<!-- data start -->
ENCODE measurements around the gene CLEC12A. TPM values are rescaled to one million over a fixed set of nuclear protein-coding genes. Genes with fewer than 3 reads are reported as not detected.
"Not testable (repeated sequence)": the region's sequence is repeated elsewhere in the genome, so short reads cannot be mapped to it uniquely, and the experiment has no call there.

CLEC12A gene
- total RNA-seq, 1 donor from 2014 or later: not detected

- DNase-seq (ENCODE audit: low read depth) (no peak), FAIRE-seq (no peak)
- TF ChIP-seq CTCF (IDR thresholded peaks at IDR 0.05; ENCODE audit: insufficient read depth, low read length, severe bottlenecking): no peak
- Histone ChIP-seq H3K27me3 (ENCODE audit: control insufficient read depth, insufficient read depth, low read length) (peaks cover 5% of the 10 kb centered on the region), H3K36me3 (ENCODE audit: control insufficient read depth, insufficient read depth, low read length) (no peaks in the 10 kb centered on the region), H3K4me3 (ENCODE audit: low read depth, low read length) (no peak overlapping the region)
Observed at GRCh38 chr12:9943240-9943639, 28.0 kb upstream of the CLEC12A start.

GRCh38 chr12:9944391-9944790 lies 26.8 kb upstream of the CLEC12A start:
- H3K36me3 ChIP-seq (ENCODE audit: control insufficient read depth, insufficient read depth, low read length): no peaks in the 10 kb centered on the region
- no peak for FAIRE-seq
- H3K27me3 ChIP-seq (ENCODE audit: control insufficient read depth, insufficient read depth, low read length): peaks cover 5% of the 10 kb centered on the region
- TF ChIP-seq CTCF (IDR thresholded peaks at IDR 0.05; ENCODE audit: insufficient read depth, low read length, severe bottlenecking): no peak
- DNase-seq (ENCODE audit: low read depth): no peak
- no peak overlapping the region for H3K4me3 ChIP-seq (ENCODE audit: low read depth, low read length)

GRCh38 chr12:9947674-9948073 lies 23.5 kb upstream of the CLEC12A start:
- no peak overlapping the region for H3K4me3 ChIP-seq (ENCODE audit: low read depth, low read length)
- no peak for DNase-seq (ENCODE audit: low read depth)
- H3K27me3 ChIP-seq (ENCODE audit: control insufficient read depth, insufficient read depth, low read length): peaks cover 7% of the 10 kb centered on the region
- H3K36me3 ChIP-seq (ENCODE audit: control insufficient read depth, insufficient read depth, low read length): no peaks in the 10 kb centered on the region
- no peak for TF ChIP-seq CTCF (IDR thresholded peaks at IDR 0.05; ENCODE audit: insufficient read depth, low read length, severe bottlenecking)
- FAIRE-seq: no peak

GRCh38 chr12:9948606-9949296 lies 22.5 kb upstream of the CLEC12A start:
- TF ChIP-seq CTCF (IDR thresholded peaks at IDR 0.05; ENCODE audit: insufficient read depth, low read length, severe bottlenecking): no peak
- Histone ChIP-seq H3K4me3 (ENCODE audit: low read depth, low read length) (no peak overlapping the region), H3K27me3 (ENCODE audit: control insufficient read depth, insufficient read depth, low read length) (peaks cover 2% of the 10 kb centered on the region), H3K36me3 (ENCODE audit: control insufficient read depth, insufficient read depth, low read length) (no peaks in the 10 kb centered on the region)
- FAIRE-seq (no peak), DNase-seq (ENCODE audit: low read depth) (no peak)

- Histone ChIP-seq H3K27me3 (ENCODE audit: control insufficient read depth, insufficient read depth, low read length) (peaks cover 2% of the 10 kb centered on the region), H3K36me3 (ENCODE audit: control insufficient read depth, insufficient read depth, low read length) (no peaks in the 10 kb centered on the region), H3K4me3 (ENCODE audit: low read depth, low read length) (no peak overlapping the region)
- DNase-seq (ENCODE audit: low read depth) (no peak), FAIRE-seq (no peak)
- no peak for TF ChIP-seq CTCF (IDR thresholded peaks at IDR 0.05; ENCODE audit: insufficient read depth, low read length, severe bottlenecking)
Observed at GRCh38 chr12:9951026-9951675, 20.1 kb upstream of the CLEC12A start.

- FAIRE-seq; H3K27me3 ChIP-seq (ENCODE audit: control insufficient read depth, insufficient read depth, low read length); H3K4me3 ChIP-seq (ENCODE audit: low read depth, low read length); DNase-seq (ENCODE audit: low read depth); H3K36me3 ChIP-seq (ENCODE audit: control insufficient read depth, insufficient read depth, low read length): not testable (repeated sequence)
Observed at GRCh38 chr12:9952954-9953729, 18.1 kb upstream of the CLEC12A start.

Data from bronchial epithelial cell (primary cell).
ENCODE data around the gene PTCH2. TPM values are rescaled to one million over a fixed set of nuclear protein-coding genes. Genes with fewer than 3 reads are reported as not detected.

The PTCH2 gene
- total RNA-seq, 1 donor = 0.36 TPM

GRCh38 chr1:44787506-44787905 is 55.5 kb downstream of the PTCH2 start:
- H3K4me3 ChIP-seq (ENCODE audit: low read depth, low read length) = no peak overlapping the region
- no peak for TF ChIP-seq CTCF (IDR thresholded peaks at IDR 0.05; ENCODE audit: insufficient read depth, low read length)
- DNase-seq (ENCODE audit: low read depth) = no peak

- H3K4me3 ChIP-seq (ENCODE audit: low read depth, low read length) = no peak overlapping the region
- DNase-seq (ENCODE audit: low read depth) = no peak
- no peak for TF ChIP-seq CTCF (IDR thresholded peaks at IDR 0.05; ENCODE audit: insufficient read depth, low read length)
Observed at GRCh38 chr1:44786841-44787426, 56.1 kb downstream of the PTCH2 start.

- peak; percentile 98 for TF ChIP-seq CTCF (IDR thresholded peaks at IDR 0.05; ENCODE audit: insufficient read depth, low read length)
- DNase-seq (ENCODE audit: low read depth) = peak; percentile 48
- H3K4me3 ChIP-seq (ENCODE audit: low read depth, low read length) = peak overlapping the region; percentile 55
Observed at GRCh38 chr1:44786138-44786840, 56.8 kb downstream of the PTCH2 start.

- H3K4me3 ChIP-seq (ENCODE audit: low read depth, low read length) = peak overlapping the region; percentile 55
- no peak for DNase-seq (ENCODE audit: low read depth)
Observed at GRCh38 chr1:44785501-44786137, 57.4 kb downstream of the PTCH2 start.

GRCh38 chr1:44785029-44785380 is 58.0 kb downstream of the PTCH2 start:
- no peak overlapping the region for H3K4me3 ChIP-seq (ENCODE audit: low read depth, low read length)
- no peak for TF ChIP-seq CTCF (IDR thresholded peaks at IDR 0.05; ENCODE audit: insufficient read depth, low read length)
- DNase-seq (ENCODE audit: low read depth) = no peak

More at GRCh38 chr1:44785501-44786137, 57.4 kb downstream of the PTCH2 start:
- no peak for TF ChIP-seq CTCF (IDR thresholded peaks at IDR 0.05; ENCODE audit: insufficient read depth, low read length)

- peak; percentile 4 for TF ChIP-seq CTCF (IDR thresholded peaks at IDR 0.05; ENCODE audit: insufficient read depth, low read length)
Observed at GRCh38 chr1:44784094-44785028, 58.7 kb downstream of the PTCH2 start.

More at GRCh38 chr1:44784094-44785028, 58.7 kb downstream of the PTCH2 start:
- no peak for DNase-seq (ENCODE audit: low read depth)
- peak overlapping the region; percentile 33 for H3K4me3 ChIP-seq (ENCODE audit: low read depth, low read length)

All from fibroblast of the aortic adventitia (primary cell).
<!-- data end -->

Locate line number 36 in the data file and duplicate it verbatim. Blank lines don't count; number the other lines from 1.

- total RNA-seq, 1 donor = 0.36 TPM